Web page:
Software recommendations for managing after school classes?

Douglas Tarr Entrepreneur and Software Architect

October 10th, 2013

Hi -

I've decided to teach a bunch of 4th graders computer science after school, and I'm looking for software to help facilitate the administration of the class.  Specifically, stuff like coordinating schedules, and letting me put class materials online so the kids can access it at home.

I've seen a lot of these focused on sports, but are there any that focus on classes?


Luis Avila Owner/Fullstack Architect at IdeaNerd LLC

October 10th, 2013

What's wrong with Google Calendar and Google Docs? Everything is free. It doesn't seem like you need any special software for what you're doing... scheduling and document sharing.

Karen A. Sorensen

October 10th, 2013

Who is your audience? If they are low income students then, don't assume they have access to computers and broadband at home. Low income families are more likely to get internet delivered through mobile devices. Do you want a communication function? Post lesson activities? Do you want to provide a flipped classroom environment where presentation of information is outside the classroom and project-based activities take place in the classroom? Or more of a presentation during class and projects take place at home? How open is the school's internet access? What software's and cloud applications can the students access at school?

I have managed and developed after-school programs for about 3 years, and I found the most effective way to communicate to parents and students was through SMS messaging. I set up a groups through my contacts (I am Android-based, if you use iOS you will need to download an app, or use Remind101). Students and parents were able to reach out to me very simply, ask real-time questions, and I had group and individual communications. I find by 3 grade, most students have access to at least a feature phone.

You can use Edmodo for classroom organization and communication, but I found through research that unless you provide training on how to effectively use it for both students and parents,  it becomes a closed Facebook chat, not a good classroom management tool.  Edmodo integrates with Evernote and Dropbox, which you will need for the share function. Whatever you use make sure to provide training on how to use the application effectively, just don't assume they will know how to use it.

I like to use g-docs since it exposes students to productivity software Unless the students come from a very technical school, chances are they don't use email, and might not have a gmail account. I think  I like using g-docs since it gets students exposed to productivity applications.

I would make sure that you have an acceptable use policy form that is signed by both student and parents. In this policy make sure you highlight what things student can do/cannot on the computers, lists the software/cloudware you are using, outline where they can go, etc... The school should have had parents signed one but I would just have one a more robust policy that you have to protect yourself. The first class you have should be on digital literacy where they are required to sign this form and understand what each application they are using.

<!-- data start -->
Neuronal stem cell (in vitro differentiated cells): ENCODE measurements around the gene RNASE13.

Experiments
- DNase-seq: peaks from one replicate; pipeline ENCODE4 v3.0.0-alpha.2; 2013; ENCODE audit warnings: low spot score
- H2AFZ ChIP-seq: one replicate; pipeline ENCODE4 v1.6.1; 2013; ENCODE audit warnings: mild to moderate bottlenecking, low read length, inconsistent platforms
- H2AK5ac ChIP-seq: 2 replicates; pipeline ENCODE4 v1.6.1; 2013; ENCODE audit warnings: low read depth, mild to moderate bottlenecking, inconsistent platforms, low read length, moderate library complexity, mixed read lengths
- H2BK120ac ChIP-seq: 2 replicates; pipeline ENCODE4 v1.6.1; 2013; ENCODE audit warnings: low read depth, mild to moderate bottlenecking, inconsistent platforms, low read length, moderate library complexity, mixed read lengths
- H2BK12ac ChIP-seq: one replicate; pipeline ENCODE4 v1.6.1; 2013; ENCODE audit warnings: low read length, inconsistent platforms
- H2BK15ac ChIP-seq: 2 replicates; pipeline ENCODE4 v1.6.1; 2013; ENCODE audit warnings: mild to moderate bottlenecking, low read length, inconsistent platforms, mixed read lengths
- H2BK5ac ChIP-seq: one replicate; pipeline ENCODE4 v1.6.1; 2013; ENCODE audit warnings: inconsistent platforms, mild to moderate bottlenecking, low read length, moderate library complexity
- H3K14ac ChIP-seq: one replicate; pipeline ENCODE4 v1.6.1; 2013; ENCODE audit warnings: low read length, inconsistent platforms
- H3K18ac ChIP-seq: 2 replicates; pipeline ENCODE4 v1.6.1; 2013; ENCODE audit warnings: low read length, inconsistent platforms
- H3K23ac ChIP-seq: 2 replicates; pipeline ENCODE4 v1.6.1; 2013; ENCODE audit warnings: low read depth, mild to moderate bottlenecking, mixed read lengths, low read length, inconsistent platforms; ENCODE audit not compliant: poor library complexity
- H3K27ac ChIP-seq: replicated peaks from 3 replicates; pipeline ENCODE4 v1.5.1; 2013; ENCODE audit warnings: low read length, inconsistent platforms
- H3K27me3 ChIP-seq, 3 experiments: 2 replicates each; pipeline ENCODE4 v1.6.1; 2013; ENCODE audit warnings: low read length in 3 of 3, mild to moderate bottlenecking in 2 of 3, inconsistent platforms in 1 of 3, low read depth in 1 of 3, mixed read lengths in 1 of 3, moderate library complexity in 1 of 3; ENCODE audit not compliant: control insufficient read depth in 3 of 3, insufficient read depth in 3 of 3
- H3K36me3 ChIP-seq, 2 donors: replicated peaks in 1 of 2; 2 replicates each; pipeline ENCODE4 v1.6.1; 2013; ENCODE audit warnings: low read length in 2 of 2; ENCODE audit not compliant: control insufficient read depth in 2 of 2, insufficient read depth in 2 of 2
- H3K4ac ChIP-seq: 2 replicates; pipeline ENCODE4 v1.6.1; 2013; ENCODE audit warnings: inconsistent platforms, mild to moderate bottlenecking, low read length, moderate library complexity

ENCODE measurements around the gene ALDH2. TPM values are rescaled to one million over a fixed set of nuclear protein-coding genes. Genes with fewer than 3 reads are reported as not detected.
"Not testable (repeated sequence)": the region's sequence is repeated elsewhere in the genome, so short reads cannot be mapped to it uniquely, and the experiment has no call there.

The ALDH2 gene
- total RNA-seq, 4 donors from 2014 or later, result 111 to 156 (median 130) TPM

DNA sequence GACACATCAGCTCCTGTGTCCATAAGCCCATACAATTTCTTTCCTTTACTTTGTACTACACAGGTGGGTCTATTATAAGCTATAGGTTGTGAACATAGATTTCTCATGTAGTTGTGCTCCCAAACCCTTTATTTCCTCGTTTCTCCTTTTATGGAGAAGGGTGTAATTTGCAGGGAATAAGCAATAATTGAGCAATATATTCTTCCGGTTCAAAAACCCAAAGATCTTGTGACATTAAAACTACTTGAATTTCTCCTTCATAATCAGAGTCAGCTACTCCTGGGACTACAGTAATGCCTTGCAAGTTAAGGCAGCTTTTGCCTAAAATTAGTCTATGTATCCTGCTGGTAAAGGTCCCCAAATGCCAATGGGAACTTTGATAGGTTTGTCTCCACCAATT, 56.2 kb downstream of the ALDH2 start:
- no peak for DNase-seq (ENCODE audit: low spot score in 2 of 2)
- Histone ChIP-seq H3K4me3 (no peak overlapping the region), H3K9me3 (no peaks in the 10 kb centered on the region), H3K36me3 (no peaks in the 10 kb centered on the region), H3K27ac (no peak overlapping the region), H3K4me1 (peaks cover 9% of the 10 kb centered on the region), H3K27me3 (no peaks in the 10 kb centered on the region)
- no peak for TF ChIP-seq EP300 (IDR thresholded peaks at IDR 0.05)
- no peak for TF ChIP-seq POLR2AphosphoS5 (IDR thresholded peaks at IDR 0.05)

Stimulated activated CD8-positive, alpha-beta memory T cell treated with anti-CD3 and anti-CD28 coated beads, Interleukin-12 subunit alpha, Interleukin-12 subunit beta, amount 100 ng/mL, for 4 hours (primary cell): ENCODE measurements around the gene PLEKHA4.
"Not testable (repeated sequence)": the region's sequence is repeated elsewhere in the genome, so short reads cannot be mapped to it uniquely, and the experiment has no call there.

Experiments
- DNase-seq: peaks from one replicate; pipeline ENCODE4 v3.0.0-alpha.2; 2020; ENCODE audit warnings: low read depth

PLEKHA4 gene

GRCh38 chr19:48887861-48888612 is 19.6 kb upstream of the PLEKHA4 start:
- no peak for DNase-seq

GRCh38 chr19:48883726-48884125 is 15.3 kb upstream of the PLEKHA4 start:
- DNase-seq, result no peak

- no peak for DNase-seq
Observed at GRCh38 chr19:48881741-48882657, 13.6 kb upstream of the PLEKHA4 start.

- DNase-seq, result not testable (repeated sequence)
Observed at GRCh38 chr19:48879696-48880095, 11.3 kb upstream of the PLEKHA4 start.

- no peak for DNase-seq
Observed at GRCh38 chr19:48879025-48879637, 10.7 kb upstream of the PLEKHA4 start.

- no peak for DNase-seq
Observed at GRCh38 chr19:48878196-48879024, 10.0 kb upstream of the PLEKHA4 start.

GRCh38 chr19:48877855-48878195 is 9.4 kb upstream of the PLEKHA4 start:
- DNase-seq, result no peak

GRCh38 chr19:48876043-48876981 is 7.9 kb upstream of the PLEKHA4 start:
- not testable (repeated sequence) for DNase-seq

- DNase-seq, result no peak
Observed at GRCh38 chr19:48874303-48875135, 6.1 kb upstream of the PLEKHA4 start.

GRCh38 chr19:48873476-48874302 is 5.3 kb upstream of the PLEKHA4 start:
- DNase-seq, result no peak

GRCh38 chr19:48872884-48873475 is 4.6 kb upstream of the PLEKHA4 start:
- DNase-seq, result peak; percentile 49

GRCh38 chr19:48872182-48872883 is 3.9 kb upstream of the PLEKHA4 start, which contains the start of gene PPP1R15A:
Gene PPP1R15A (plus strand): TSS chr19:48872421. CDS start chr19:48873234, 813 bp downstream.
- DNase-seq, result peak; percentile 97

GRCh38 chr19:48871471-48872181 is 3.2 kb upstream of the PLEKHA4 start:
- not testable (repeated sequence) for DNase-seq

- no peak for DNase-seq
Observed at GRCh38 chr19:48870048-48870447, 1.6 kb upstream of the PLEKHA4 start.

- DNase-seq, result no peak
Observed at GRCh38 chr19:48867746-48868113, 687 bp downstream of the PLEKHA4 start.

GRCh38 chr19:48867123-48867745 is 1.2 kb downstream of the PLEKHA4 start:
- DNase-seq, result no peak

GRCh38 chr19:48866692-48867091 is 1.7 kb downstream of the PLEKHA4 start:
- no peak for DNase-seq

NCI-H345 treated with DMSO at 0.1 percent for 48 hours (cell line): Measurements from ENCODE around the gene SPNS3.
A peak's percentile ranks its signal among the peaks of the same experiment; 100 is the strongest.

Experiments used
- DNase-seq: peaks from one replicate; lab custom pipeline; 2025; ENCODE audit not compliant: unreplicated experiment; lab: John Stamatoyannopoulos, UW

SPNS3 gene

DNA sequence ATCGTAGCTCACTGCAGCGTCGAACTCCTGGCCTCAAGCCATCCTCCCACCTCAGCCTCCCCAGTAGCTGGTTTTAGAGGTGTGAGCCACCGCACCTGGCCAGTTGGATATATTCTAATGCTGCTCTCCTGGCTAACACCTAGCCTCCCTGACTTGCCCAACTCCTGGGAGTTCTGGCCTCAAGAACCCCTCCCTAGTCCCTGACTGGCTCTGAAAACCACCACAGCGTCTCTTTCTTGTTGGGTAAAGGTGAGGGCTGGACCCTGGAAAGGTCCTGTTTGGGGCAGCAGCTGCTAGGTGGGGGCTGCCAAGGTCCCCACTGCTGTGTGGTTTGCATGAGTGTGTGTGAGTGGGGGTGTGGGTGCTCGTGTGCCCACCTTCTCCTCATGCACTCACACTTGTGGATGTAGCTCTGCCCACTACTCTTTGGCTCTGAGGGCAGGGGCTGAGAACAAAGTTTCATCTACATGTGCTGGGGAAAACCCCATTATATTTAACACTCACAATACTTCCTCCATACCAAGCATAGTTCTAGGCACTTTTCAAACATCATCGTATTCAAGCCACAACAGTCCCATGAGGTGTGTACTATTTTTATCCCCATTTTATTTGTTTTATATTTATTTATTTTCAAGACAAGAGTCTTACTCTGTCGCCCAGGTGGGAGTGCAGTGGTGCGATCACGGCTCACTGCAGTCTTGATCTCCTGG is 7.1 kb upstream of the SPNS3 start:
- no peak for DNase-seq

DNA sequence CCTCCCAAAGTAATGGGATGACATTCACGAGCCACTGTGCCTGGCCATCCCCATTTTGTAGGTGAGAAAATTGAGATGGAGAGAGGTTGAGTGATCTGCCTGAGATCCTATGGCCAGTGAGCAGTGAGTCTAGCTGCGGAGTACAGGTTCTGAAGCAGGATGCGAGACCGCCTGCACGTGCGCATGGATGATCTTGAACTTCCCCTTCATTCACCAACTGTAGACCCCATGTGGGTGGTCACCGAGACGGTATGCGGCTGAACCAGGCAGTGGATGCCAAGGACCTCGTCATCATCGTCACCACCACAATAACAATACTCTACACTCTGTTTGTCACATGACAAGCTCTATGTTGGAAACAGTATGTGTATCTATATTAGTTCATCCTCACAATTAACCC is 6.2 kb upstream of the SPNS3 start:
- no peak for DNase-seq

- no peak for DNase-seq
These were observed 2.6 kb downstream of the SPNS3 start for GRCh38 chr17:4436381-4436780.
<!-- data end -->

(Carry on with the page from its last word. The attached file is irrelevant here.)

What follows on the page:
Hope this helps--K

David Gold

October 10th, 2013

If you just want something free where your students go access documents/pdfs you put online you can always use Asana.  I use it for my workflow, but you could hack it to suit your needs.

Assign tasks with due dates
Scheduling announcements
Assign specific work to individual users

Check it out!

Kris Braun Co-founder of KidsWifi

October 10th, 2013

There's a startup with us in the VeloCity Garage called Planboard ( -- they concentrate on online lesson plans. Definitely picking up traction amongst public school teachers and boards.

Adam Porroni Entrepreneur / Criminologist / Developer

October 10th, 2013

I agree with Luis - GDocs & GCal are great solutions for simple, straightforward scheduling, doc-sharing, etc.  If you need more security, you can try Box or Dropbox for documents, but GDocs can be used for a lot of things, even Forms to act as quizzes/knowledge tracking.

What else do you want to do with your class?  What other use-cases or requirements do you need to meet?

robert carter

October 10th, 2013

One thing I would say: these are 4th graders (of course, this is also a computer science class).  Is it your expectation that this would be for the kids or the parents?  Will they even have email accounts?  I also wouldn't eliminate "sports" software such as TeamSnap. Managing sports practices, away games, driving pick-ups and coaches' gifts is directly analogous to homework assignments.

Travis Workman Founder/President at Cognisoft

October 10th, 2013

Check out Udemy or blackboard as a disclaimer I am not affiliated to either of these companies I have researched them for another client of mine who is trying to get into this space. If you are not familiar with the terms for this type of space it is reffered to as MOOC

Eric Sexton Game Desginer at Crate Entertainment

October 10th, 2013

Im not sure if it will work for your needs but I like to use Trello for project tracking and task managment.

robert carter

October 10th, 2013

Our school is using edmodo

Thomas Traylor Senior Software Engineer at Envysion

October 10th, 2013

Check out Piazza (